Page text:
‘Planking’ (or the lying down game) as it has been called in the various social networks devoted to it (mostly though, it is that most dogmatic of social media Facebook) has been popular now for over 3 years or so, and this is the first death. How many deaths have their been from skateboarding parkour, urban exploration, base-jumping, tomb-stoning etc? I’m guessing not many, but even so, there is a sense that the media have latched onto planking because of it’s prominence in social media. Granted, it’s a visual stunt, but there a many more skateboarding and parkour videos littering the cyber hinterland. The death of an individual practicing planking is clearly a very tragic event, but the media coverage, it would seem, is blaming, albeit covertly, social media. It is not the first time we have seen this. We all know the phrase ‘Facebook murderer‘, and more recently, I saw a tweet which conveyed the shear maladroitness of a BBC journalist in light of the super-injunctions debate. The phraseology of the BBC, or Sky News, or which ever outlet you chose to waste your time watching, is of course sensationalist in this regard, but this does make it excusable to bat it away as inconsequential. The internet is a tool or human communication, and just when we speak to each other face to face, we can say some moronic things as well as constructive things. The man who fell to his death by trying to balance on a balcony railing only 5cm wide, 7 storeys up, is clearly someone who is not adverse to danger and may well have met his doom in some other risky practice. I’m sure the majority of ‘plankers’ will not attempt such a dangerous photo opportunity, but you will get the extreme minority who will (another example is Dan Witchalls, the man addicted to base jumping). This is symptomatic of human society in toto, not just because of the connectivity and communication afford to us by social media.

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Practising urban diversity

I’ve been reading Sharon Zukin’s latest book, and it is a stark reminder of the plight of current urbanism. While focused solely on New York, the sentiments hold true for a number of other cities around the world (but by no means all). In criticizing Jacobs, a bold move it has to said, she outlines the fact that ‘authenticity’ in cities that Jacobs so vehemently fought for is as manufactured and socially-constructed as the gentrifying forces of modernism she rallied against. The desire for bohemia and the ‘next cool place’ creates streetscapes that are a certain kind of authenticity that is sanitised. (I’m slightly paraphrasing and using a more verbose vernacular to highlight the point and because I haven’t finished the book yet!)

The point is well made, and it struck me that diversity, which Jacobs herself recognised as so vital to cities has become part of the political urban rhetoric. Economic development is predicated on a diverse provision of goods and services, mono-industrial cities rarely survive one crisis of capitalism, let alone several. Social diversity, again is considered an inherently good thing, indeed one of my blog posts argues along similar lines. Having a good mix of races, religions, peoples and ideas, if you purport to a Jacobs reading of urbanism is a healthy diagnostic of city status. But having considered this along side the often fractious schisms that occur in these areas, increased diversity seems less inviting. Sure, surrounding yourself with like-minded people can breed isolation, individualism and and increase in idiosyncratic values (sometimes to the point of excess). But the opposite of this (heterophiliy) is not always a panacea; in fact, it can be equally as deleterious.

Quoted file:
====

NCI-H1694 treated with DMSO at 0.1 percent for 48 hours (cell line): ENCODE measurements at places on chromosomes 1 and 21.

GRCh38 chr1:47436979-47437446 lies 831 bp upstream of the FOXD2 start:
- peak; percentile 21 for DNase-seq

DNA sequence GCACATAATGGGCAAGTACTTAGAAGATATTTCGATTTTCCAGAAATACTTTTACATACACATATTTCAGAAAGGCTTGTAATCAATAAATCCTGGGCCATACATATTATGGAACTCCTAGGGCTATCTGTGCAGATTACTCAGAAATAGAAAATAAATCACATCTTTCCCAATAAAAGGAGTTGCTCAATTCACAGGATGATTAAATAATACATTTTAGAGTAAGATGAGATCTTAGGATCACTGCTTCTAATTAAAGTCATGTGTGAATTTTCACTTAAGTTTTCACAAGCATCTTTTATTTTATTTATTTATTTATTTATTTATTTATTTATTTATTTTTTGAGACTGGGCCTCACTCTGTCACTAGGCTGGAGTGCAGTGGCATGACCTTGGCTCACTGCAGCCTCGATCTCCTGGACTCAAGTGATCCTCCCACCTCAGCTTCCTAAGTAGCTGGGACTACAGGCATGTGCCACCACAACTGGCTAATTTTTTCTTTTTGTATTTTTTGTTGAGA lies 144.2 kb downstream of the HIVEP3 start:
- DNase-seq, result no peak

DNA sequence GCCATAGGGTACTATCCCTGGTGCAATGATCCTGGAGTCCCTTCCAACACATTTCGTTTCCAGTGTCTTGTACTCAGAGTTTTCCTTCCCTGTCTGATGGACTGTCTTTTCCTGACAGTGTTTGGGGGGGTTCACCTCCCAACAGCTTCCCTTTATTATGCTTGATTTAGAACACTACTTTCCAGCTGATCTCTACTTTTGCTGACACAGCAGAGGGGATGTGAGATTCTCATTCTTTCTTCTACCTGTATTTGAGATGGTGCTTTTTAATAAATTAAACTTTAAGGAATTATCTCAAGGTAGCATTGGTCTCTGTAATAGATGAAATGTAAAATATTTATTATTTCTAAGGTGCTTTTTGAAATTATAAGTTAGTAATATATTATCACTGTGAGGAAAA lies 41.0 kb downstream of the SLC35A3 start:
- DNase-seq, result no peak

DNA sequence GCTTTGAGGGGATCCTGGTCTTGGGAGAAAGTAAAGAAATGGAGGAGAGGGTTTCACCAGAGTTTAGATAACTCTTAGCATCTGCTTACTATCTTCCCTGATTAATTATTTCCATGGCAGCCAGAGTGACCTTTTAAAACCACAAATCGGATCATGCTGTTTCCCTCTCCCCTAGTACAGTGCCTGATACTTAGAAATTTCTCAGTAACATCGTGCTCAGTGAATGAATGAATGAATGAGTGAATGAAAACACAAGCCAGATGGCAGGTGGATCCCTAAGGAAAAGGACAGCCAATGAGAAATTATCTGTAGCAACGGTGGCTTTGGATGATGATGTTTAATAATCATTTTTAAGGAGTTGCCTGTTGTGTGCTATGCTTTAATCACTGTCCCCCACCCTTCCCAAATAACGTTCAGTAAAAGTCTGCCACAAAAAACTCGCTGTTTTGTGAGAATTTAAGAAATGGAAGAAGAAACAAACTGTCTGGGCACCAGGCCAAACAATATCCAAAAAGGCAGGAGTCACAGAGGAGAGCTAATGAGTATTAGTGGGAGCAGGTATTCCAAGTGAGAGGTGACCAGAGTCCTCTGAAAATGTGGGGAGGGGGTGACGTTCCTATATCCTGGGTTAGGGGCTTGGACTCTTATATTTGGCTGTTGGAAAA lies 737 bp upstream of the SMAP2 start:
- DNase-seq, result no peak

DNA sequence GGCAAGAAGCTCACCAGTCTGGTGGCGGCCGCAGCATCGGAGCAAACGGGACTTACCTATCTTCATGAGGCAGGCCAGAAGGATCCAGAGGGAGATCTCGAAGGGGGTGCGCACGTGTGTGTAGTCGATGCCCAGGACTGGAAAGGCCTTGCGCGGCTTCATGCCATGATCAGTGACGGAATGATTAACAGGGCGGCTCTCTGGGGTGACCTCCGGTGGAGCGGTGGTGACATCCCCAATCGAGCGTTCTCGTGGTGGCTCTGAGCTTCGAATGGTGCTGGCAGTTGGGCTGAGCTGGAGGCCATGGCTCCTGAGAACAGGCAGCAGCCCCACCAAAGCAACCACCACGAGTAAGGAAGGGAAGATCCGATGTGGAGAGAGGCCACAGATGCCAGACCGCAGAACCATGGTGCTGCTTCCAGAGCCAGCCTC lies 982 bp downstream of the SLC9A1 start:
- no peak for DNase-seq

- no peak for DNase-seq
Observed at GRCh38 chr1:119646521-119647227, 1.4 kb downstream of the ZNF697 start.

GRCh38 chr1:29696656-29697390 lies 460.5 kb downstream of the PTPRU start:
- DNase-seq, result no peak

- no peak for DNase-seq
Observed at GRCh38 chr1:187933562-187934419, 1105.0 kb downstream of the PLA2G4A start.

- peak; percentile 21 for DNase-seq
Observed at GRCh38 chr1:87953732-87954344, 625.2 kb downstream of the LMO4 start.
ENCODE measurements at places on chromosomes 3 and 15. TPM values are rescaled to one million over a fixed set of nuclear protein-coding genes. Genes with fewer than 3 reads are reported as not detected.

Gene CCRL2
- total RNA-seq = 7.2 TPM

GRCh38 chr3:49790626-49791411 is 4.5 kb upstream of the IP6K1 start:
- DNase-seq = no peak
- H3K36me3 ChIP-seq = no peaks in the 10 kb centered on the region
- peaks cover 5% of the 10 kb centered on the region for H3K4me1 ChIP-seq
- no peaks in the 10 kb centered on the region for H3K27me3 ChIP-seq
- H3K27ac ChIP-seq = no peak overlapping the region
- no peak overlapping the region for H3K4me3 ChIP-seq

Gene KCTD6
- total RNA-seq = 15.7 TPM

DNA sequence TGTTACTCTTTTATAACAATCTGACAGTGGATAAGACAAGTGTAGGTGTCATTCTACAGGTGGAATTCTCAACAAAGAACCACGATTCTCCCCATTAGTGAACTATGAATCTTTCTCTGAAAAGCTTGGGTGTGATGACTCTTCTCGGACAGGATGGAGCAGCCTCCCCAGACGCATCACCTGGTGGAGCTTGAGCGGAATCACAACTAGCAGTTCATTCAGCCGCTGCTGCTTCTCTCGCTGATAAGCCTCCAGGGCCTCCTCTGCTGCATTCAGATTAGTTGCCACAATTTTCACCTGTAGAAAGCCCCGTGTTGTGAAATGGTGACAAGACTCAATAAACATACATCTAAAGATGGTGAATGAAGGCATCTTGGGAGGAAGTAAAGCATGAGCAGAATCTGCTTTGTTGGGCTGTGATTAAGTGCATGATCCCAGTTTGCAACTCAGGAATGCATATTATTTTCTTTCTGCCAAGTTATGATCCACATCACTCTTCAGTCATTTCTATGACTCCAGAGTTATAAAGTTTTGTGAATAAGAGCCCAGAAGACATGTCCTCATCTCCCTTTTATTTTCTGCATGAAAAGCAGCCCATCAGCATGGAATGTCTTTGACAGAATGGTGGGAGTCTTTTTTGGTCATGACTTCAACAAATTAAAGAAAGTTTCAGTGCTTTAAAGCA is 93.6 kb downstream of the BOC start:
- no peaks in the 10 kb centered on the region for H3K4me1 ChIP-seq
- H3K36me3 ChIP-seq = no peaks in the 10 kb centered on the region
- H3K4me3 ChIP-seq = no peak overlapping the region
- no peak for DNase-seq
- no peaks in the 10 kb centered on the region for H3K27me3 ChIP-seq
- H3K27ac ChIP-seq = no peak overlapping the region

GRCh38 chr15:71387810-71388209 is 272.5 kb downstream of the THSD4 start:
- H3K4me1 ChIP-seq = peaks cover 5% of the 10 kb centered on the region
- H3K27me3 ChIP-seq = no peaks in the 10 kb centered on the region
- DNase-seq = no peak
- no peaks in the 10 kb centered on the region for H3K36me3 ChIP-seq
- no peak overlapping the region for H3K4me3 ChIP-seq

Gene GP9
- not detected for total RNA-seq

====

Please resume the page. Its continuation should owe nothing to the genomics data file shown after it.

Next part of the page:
The mere presence of diversity then, it seems, is not enough. The important conceptual ingredient here is practice. Having just finished a paper with some colleagues on the nuances of network practices (including not-working as well as networking), the message there is as pertinent to urban diversity as it is to economic geography. Having a wide variety of people and ideas in one place can only be productive if the practice of networking, or the relationships that occur within that diversity is constructive. The theory is that a more diverse population will create a wider variety of progress, innovation or community. The most innovate companies are those which create heterophilic networks and nurture the innovative thinking that arises (even if it doesn’t work). This is most evident in the disruptive innovation theories.

So perhaps the celebration of diversity should be directed at the constructive practice of connecting diverse groups of people together. Cross-Community groups are an example of these kinds of initiatives, and on a much larger more political scale, we saw the mutli-faith protesters in Tahrir Square in Cairo coming together to enact political change. Cities will become (indeed, they are becoming) more crowded – that is a fact that we cannot ignore. As such they will inevitably become more diverse with in-migration and the increase ease of mobility (the current program on BBC2 ‘The Chinese Are Coming‘ is a good, palatable example of how globalisation, mobility and the spread of capitalism is creating more diverse urban populations). So surely it is of more benefit to focus on the action and practice of relationships (and championing models of good practice), then the presence of diversity itself?